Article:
Tricky SQL Test: Part 2

This is Part 2 of the three part series detailing the ‘tricky SQL test’ I took to get a potential job.  Read Part 1 of the series here.  This one is much easier than Part 1.  I got most of the credit for this one, but I couldn’t figure out the group by to limit the number previous results.

The Test

Given a table events with the follow structure:

CREATE TABLE camera (
    cameraId INT NOT NULL,
    warningType INT NOT NULL,
    warningLevel INT NOT NULL,
    warningTime DATETIME NOT NULL,
    UNIQUE INDEX warningTime (warningTime)
);

insert into camera (cameraId, warningType, warningLevel, warningTime) values (2, 2, 8, '2017-09-13 13:42:00');
insert into camera (cameraId, warningType, warningLevel, warningTime) values (2, 4, -46, '2017-09-13 14:19:57');
insert into camera (cameraId, warningType, warningLevel, warningTime) values (2, 2, 7, '2017-09-13 15:48:30');
insert into camera (cameraId, warningType, warningLevel, warningTime) values (3, 2, 3, '2017-09-13 13:54:39');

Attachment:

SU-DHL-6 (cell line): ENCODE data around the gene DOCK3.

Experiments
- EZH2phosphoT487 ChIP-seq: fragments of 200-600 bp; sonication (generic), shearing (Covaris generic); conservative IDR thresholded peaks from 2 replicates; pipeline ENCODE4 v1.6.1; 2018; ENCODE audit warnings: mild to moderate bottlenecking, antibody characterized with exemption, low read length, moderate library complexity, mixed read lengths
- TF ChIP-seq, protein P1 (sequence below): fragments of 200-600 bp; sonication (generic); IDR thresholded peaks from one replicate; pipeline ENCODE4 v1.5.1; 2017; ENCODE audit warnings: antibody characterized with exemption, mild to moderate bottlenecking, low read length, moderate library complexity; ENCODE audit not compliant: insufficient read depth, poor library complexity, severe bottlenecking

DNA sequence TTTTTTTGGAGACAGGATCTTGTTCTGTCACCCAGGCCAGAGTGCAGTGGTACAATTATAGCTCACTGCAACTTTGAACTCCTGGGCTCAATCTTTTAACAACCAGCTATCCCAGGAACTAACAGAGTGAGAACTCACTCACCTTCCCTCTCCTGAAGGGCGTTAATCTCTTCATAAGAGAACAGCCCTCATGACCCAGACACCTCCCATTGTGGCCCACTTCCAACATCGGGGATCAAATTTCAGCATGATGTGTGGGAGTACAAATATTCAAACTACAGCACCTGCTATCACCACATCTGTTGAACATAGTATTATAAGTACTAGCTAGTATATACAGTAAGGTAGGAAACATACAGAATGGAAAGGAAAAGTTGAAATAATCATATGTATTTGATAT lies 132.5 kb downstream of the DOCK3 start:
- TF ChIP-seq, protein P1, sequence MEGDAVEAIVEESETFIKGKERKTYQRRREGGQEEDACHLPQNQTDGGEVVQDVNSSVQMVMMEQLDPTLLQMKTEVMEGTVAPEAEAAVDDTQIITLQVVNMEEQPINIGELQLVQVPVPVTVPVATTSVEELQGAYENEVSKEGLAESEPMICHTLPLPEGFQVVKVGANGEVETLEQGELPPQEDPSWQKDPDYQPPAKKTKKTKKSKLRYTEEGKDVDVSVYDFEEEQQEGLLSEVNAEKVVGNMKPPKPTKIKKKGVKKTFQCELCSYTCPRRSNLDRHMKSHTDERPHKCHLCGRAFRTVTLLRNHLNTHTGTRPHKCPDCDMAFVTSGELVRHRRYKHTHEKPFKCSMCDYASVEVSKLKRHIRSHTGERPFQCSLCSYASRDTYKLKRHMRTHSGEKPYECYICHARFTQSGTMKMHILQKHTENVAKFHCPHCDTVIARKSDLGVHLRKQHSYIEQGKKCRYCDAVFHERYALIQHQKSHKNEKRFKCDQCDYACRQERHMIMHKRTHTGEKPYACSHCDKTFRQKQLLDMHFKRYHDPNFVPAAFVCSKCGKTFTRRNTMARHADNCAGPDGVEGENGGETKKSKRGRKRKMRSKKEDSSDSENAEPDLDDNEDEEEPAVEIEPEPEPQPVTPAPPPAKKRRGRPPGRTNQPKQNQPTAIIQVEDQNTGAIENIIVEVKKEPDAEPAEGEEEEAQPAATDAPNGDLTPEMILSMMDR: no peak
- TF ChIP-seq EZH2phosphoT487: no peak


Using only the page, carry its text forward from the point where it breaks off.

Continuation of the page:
insert into camera (cameraId, warningType, warningLevel, warningTime) values (2, 3, 38, '2017-09-13 14:32:36');

Write an SQL query that, for each camera and warning type (cameraId, warningType), returns the most recent value (in terms of time).  the table should be ordered by cameraId (in ascending order), and warningType (in ascending order).

For example, given the following data:

cameraId   | warningType | warningLevel | warningTime
-----------+-------------+--------------+--------------------
2          | 2           | 5            | 2017-09-13 13:42:00
2          | 4           | -46          | 2017-09-13 14:19:57
2          | 2           | 7            | 2017-09-13 15:48:30
3          | 2           | 3            | 2017-09-13 13:54:39
2          | 3           | 38           | 2017-09-13 14:32:36

Your query would return:

cameraId | warningType | warningLevel
---------+-------------+--------------
2        | 2           | 7
2        | 3           | 38
2        | 4           | -46
3        | 2           | 3

The names of the columns in the rowset don’t matter, but their order does.

How to change keyboard shortcuts in Oracle SQL Developer

It is quite easy to assign keyboard shortcuts to actions in SQL Developer.  I recently configured shortcuts to convert text to all UPPER and all lower case.

Simply go to Tools → Preferences and navigate to Shortcut Keys.  On the right there will be a lengthy list of actions to choose from.  For converting to upper/lower case look in the Code Editor category for Convert Selection to Lower/Uppercase.